From Man’s Best Friend to My Best Friends

But then I looked up and saw the face of the two men that were there for me. They had the same eyes as the puppy I held in my chair all those years. They had the eyes of friendship. True friendship.

by Aaron Leatherbarrow

I was 18 when I decided that I wanted to marry Erica Green. I was young and I was instructed by my father that I better “marry her quick before she figures out how much better she is than you.” We talked about marriage on many occasions before I actually proposed. During one conversation we discussed conditions that must be met if we get married. The three conditions were:

  1. She and I must to have a male long-haired miniature dachshund and name him Oscar
  2. When in my mid-life crisis, I will be allowed to purchase an old Harley Davidson and work on it until it runs
  3. If we ever get a house big enough, one of the rooms will be dedicated to a championship foosball table

I am a 34 year old man now and a Harley seems silly, and I would much rather have a vespa any day.  Having a big house with one room dedicated to a foosball table sounds like a massive waste of resources. That left only one condition, and it was met the first year of our marriage. On May 24 of 2002, there was a champion show dog named Bear that gave the world a litter of long-haired dachshund puppies. There were eight puppies with one runt. The runt carried a signature family blood line characteristic of Bear’s mother, a kinked tail.

We took the little runt home a couple months later, named him Oscar Bear and the only true condition I started with was met. We were a young married couple and we were a bit silly with him. He was our child. He was our friend.

I often heard in the past that dogs have a loyalty that cannot be compromised and that they have an unconditional love for their owners. It is truly amazing how real that became to me. I went through so much in the almost 14 years of his life. I questioned my faith, I lost my job, I had children, I lived in over 10 different homes in 5 different states. I was lonely and scared quite a bit. At every moment I felt I had nothing, I had Oscar. He sat on my lap and licked my tears. He stood by my side when I was leaning over the commode sick as a “dog” (that simile seems out of place). I spoke to him when I needed God to be more… tangible. I could say anything to him and he looked at me with his little eyes and I felt loved; every single time. Oscar was comfort.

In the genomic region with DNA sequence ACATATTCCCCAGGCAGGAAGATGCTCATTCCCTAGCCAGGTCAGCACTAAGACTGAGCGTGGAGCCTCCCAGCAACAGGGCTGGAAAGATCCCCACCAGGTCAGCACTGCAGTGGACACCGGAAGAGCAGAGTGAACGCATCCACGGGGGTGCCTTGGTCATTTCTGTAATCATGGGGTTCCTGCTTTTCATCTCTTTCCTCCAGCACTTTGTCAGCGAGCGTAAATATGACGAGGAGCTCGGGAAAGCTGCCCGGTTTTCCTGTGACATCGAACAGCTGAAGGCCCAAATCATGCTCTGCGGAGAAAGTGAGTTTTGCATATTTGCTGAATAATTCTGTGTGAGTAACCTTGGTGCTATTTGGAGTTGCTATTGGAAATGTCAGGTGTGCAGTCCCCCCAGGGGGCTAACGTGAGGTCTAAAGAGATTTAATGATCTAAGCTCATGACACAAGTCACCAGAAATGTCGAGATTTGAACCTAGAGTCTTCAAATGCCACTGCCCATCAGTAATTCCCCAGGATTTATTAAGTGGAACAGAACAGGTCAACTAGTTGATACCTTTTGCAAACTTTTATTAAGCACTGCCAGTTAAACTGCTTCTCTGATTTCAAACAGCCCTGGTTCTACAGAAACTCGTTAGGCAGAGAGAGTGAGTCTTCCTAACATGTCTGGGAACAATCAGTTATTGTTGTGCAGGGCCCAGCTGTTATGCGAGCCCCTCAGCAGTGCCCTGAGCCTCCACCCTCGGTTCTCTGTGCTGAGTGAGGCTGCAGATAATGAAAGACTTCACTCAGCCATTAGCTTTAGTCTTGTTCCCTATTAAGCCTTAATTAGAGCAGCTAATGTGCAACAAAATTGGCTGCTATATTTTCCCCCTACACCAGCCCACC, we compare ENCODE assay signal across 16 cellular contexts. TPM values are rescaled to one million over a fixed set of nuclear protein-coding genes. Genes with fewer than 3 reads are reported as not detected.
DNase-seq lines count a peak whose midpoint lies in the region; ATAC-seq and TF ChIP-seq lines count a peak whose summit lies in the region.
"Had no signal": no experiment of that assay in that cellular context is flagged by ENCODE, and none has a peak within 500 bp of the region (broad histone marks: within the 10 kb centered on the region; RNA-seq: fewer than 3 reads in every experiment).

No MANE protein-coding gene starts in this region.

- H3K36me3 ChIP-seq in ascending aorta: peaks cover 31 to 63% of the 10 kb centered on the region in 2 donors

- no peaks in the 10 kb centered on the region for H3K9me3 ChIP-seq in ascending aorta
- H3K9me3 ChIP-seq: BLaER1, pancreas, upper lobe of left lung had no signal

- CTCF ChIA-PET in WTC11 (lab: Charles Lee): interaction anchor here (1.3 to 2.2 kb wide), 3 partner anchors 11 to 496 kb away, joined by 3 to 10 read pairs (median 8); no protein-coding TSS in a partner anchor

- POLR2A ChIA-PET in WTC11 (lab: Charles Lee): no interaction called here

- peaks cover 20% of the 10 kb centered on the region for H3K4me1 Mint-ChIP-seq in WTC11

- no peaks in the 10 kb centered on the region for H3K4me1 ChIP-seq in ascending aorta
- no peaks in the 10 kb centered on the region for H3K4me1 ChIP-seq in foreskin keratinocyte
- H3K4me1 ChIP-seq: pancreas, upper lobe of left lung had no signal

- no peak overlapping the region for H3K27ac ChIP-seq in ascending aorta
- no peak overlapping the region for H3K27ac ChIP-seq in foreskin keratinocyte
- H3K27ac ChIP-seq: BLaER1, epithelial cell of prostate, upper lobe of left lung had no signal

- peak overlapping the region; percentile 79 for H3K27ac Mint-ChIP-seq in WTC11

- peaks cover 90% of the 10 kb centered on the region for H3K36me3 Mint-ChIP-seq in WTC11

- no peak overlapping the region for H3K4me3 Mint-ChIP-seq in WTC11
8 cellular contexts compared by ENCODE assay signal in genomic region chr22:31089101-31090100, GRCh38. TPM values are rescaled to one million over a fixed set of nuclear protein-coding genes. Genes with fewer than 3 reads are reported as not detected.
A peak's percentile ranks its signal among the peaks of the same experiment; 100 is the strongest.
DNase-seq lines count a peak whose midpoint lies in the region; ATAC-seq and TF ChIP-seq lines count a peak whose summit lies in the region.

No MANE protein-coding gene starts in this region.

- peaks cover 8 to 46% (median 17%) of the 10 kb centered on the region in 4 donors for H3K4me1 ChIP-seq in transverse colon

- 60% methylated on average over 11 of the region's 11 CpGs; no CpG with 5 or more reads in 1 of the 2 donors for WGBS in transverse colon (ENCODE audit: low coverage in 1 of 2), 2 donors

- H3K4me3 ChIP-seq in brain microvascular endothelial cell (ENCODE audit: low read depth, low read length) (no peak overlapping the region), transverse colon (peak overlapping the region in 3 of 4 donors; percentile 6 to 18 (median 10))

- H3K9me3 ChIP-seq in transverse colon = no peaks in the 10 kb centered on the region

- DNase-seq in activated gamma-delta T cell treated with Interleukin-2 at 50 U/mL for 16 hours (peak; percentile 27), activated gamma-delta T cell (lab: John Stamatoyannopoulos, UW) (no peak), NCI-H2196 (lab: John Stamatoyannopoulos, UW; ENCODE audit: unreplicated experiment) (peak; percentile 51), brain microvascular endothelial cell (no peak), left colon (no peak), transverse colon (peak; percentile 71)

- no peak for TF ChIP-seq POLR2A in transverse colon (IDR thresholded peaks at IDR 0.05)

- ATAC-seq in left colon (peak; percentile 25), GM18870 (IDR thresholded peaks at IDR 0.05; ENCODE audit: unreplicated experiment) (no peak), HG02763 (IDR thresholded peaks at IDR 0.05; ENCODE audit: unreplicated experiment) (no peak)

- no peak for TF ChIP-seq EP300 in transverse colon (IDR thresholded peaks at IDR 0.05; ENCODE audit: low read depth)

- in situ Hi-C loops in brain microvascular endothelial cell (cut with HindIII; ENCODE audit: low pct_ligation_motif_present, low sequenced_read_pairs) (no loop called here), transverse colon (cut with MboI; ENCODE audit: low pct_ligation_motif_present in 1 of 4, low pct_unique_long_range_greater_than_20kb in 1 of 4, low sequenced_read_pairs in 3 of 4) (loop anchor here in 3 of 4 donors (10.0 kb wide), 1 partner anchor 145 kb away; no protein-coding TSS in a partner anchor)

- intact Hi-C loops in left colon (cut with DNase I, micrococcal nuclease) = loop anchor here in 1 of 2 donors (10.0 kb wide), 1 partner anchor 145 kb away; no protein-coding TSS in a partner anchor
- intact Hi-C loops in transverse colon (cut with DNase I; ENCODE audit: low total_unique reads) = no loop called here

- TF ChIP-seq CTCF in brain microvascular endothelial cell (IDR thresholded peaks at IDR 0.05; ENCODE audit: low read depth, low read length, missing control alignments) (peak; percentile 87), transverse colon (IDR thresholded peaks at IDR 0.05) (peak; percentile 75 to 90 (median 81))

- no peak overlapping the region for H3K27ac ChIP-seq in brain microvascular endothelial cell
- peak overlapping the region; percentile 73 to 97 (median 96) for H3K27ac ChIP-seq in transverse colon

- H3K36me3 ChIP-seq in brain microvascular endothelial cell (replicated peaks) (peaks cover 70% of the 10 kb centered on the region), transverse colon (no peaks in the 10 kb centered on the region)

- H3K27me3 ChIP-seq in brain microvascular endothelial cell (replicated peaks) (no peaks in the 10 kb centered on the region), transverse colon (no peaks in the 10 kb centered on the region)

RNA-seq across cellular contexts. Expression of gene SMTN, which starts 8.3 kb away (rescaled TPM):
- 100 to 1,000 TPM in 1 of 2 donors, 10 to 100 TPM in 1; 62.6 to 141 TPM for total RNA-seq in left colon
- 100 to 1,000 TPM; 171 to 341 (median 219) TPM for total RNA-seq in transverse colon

I had three little girls that all considered him a best friend at some point. He was their play-toy and he was their protector. My wife and I always said that when one of us was not at home, Oscar was on “high alert”. He barked at any sound and watched the doors like a hawk. I knew my girls were safe, even though our guard dog was ten pounds and only stood about eight inches high.

We put Oscar down on Friday, September 25, 2015. I went to the Animal Welfare Shelter in East Tulsa because they said they would handle the process at no cost to us and after talking to many different vets that were all difficult or over-priced, it was a relief. I had friends with me when I went through the surprisingly difficult process of pet euthanasia. The employees were immune to the process I guess, because there was no compassion or understanding from the people I was handing my beloved little animal over to.

He was tied to a blue rope leash when I left him. He was blind, deaf, losing fur like crazy, and had horrible skin allergies that plagued him to the point of not getting any real rest from the constant scratching (all problems that we tried to treat but were unable to resolve within reason). I looked into his eyes and saw the face that comforted me for almost fourteen years.